Team Gallery has opened 2017 with a commanding group exhibition, The Love Object, a show curated by Tom Brewer that draws on the writings of Roland Barthes to frame a body of works exploring love and the act of love through a more objective lens, delving into relations of bodies, texts and language as a mode of investigating not only the state of emotional attraction, but equally the frameworks we use to understand these forms.
The exhibition makes impressive work of Team’s intimate exhibition space, with its selection of modestly-sized paintings and sculptures offering momentary glances and scenes that allow a fluid, gradual progression through the themes and lines each artist takes on the act of love, and its observation in turn. In one corner, for instance, Jenny Holzer’s Survival: People Look Like They Are Dancing… makes an impressive turn on the surrounding works, each a document of abstracted bodily relationships. Hanna Liden’s TBT, for instance, turns the body and its referents into natural forms (pine branches, to be specific), incorporating coy dialogues on natural growth and urban decay that seem to offer a commentary on the state of human love and its idealized forms. In front of this piece is Martine Syms’s Belief Strategy XIII, a series of intersecting metal c-stand elements holding photographs documenting fragments of the body. Clasping hands, each adorned with a wedding ring, makes for a fitting intersection of intense physical intimacy in conjunction with the artist’s interest in physical structure and symbol, amplified by the text of Holzer’s piece; “People look like they are dancing before they love.”
More dancing is presented nearby, with artist Georgia Wall’s subtly unnerving Barthes and The Cranberries. The piece depicts Wall dancing in a private room, and slowly stripping to the soft rock of The Cranberries, while lines from Barthes’s ‘Waiting’ scrolls up the screen. Playing on the dissonance between intimacy and publicity, in conjunction with the traditions of online exhibitionism Wall references, the work traces ample conflicts in the act of obsession, and the examination of desire. Even as Wall places her body directly into conversation with Barthes’s own fetishizing of the act of love, she equally draws a line between the body in view, and the viewer (ostensibly Barthes, whose words appear while Wall’s body remains the central object).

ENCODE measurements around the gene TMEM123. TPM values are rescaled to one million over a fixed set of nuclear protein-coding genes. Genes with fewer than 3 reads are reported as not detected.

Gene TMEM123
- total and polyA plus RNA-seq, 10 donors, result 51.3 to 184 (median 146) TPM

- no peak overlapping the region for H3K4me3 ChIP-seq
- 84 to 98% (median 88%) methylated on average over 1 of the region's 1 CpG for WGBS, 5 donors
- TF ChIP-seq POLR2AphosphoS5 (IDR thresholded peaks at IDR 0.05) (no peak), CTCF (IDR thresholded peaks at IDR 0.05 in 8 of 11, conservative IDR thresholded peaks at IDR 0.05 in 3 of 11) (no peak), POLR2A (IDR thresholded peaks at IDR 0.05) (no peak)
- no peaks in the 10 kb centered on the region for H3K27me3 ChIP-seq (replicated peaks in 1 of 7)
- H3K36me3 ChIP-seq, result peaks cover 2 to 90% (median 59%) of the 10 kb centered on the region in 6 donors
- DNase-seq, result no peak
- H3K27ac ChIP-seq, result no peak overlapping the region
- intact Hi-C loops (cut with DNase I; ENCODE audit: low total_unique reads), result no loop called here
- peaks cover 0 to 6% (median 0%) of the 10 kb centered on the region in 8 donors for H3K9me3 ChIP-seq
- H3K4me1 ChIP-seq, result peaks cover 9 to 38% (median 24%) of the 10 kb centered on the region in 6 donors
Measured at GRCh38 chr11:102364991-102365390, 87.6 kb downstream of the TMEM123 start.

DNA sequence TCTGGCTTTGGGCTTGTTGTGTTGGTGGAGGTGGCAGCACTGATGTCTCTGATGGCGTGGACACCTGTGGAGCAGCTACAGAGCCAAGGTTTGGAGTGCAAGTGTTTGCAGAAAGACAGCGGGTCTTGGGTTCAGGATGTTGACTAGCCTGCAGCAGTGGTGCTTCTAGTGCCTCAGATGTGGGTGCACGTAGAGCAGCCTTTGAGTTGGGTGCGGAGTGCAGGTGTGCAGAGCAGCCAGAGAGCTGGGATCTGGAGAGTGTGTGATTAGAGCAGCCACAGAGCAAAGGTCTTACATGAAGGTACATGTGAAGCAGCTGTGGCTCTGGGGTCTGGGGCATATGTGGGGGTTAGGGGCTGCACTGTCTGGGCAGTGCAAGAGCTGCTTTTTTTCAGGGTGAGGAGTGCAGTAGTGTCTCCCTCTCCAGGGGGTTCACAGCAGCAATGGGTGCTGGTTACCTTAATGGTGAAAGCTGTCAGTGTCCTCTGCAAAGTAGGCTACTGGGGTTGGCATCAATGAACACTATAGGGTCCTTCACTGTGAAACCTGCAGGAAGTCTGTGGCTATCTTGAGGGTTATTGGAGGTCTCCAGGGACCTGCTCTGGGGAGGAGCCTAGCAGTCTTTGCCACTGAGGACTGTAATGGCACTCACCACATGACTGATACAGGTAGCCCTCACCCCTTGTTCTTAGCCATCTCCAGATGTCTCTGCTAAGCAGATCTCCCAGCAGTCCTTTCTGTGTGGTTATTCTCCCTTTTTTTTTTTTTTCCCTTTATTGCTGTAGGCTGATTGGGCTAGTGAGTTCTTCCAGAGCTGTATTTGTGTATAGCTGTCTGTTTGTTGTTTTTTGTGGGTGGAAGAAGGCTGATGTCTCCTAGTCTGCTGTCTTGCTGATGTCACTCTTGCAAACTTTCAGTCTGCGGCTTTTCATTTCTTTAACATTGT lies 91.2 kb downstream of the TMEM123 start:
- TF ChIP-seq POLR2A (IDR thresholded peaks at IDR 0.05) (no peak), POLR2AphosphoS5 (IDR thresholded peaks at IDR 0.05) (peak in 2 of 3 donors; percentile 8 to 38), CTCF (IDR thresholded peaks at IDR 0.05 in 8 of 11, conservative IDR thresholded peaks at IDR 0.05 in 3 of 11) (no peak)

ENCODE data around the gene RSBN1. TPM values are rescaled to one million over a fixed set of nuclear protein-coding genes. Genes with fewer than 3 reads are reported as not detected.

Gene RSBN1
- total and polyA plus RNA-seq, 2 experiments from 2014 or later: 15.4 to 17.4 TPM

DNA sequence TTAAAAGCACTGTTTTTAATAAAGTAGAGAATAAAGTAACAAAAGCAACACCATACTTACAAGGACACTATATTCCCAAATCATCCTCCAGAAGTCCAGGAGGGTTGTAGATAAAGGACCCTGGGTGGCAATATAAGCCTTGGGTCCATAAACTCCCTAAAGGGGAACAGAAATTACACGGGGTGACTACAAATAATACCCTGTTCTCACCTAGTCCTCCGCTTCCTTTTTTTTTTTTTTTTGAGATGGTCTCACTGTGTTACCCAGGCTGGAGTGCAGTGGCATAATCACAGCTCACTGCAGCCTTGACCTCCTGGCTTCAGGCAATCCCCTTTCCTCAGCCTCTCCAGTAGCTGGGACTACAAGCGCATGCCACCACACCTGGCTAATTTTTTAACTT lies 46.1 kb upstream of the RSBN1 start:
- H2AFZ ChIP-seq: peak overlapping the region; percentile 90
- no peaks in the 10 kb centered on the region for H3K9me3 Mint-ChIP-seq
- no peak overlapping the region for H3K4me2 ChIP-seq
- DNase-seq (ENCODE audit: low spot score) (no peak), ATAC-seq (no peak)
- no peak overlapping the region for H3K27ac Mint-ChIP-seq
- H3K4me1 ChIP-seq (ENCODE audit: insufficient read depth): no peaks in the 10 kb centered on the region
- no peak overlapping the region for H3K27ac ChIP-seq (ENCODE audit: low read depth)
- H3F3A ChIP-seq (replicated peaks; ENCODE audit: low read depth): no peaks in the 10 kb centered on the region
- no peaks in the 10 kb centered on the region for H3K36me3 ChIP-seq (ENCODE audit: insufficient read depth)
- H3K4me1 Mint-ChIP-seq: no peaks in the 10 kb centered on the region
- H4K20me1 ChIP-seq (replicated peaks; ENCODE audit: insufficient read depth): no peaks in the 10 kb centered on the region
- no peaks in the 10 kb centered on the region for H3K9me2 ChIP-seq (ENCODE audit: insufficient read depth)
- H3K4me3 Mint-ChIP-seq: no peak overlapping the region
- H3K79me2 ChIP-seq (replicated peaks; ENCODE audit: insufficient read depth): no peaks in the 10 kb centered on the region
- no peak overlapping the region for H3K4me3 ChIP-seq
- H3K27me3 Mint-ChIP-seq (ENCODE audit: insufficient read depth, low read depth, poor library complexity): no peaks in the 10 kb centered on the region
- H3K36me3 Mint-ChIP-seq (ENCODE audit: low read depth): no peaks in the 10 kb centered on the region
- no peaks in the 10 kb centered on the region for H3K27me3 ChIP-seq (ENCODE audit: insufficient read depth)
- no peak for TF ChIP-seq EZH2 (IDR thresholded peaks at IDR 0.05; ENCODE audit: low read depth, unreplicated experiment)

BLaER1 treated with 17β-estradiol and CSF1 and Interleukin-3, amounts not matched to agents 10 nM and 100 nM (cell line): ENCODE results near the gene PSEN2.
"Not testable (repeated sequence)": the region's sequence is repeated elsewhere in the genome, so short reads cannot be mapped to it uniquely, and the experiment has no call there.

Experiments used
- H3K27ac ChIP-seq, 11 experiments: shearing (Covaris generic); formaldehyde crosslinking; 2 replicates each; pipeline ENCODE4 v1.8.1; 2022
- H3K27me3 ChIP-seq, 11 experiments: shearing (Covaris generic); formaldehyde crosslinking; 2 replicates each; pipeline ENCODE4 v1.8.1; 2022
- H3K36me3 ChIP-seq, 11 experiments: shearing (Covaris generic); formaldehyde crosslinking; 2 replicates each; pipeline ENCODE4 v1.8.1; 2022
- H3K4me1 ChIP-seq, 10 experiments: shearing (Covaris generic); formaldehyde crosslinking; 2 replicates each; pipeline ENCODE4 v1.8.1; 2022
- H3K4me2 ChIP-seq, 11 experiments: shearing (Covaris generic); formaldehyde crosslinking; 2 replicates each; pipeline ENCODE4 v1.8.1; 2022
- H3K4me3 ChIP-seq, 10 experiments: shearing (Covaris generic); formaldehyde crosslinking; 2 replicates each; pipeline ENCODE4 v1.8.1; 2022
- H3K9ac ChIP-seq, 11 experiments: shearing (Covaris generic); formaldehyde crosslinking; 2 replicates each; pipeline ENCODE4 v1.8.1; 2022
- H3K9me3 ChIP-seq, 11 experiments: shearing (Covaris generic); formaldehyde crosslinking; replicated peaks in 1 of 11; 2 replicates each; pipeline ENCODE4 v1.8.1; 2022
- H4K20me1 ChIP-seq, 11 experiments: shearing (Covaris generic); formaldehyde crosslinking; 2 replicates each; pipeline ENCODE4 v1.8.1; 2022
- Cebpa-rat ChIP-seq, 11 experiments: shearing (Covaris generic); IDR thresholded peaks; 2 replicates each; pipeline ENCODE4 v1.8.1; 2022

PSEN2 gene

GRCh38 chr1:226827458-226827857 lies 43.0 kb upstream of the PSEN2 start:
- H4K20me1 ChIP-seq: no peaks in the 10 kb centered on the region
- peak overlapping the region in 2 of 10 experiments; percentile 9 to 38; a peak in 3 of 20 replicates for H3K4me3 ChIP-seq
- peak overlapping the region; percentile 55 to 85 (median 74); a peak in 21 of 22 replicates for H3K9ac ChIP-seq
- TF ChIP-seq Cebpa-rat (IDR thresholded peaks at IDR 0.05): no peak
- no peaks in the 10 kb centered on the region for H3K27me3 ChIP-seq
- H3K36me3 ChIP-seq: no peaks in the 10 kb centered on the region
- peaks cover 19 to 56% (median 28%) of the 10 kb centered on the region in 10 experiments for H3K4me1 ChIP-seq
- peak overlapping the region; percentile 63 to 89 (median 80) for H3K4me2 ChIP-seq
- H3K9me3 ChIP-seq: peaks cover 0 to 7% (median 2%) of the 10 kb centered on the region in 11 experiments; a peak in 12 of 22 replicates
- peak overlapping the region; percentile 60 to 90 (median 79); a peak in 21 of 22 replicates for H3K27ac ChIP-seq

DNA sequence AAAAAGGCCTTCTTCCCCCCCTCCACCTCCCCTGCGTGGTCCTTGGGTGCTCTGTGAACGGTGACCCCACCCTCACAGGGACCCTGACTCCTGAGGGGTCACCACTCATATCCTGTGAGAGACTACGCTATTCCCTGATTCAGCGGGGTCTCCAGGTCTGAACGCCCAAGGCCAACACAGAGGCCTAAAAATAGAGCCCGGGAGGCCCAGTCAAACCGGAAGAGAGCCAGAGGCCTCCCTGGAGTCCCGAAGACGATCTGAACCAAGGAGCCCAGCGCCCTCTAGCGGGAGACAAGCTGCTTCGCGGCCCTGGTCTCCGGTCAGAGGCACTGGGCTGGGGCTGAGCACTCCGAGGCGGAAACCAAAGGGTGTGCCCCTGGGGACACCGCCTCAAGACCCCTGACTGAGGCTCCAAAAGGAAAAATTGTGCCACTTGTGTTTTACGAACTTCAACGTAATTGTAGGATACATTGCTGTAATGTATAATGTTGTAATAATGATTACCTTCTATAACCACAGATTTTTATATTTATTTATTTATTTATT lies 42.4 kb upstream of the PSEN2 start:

These acts of physical and textual exchange offer a striking point of inquiry for Brewer’s exhibition, a body of works that delve into Barthes’s own examination of the contract between viewer and viewed, while never ceasing to problematize, critique or complicate these exchanges. The act of consumption, of both the image or the lover, remain at the center of these works, and, much like love itself, makes the viewer’s extrication from the equation ever more difficult.
The exhibition is on view through February 18th.
— D. Creahan
The Love Object at Team Gallery [Exhibition Site]